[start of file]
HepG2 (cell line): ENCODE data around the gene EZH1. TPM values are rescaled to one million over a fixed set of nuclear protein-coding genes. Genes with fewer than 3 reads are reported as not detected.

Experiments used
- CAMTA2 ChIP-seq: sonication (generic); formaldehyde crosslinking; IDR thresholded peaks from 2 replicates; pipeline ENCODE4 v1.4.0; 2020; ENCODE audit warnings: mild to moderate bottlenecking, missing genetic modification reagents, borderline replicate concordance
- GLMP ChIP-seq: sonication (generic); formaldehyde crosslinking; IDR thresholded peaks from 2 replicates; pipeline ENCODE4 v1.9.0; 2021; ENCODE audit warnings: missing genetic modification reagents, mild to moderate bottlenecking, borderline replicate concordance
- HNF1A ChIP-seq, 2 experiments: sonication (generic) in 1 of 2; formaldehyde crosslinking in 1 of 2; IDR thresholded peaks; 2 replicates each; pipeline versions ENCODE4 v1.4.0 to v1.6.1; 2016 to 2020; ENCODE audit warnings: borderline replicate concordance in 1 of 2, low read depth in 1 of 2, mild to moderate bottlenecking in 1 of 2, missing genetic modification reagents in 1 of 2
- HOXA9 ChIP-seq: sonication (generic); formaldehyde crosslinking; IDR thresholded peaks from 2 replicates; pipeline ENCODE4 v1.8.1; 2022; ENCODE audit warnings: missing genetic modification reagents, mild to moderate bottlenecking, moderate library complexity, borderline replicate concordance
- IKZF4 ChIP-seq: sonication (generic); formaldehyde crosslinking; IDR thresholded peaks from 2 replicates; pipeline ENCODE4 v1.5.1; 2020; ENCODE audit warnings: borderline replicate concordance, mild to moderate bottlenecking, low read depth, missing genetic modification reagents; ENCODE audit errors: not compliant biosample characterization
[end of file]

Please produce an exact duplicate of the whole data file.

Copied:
HepG2 (cell line): ENCODE data around the gene EZH1. TPM values are rescaled to one million over a fixed set of nuclear protein-coding genes. Genes with fewer than 3 reads are reported as not detected.

Experiments used
- CAMTA2 ChIP-seq: sonication (generic); formaldehyde crosslinking; IDR thresholded peaks from 2 replicates; pipeline ENCODE4 v1.4.0; 2020; ENCODE audit warnings: mild to moderate bottlenecking, missing genetic modification reagents, borderline replicate concordance
- GLMP ChIP-seq: sonication (generic); formaldehyde crosslinking; IDR thresholded peaks from 2 replicates; pipeline ENCODE4 v1.9.0; 2021; ENCODE audit warnings: missing genetic modification reagents, mild to moderate bottlenecking, borderline replicate concordance
- HNF1A ChIP-seq, 2 experiments: sonication (generic) in 1 of 2; formaldehyde crosslinking in 1 of 2; IDR thresholded peaks; 2 replicates each; pipeline versions ENCODE4 v1.4.0 to v1.6.1; 2016 to 2020; ENCODE audit warnings: borderline replicate concordance in 1 of 2, low read depth in 1 of 2, mild to moderate bottlenecking in 1 of 2, missing genetic modification reagents in 1 of 2
- HOXA9 ChIP-seq: sonication (generic); formaldehyde crosslinking; IDR thresholded peaks from 2 replicates; pipeline ENCODE4 v1.8.1; 2022; ENCODE audit warnings: missing genetic modification reagents, mild to moderate bottlenecking, moderate library complexity, borderline replicate concordance
- IKZF4 ChIP-seq: sonication (generic); formaldehyde crosslinking; IDR thresholded peaks from 2 replicates; pipeline ENCODE4 v1.5.1; 2020; ENCODE audit warnings: borderline replicate concordance, mild to moderate bottlenecking, low read depth, missing genetic modification reagents; ENCODE audit errors: not compliant biosample characterization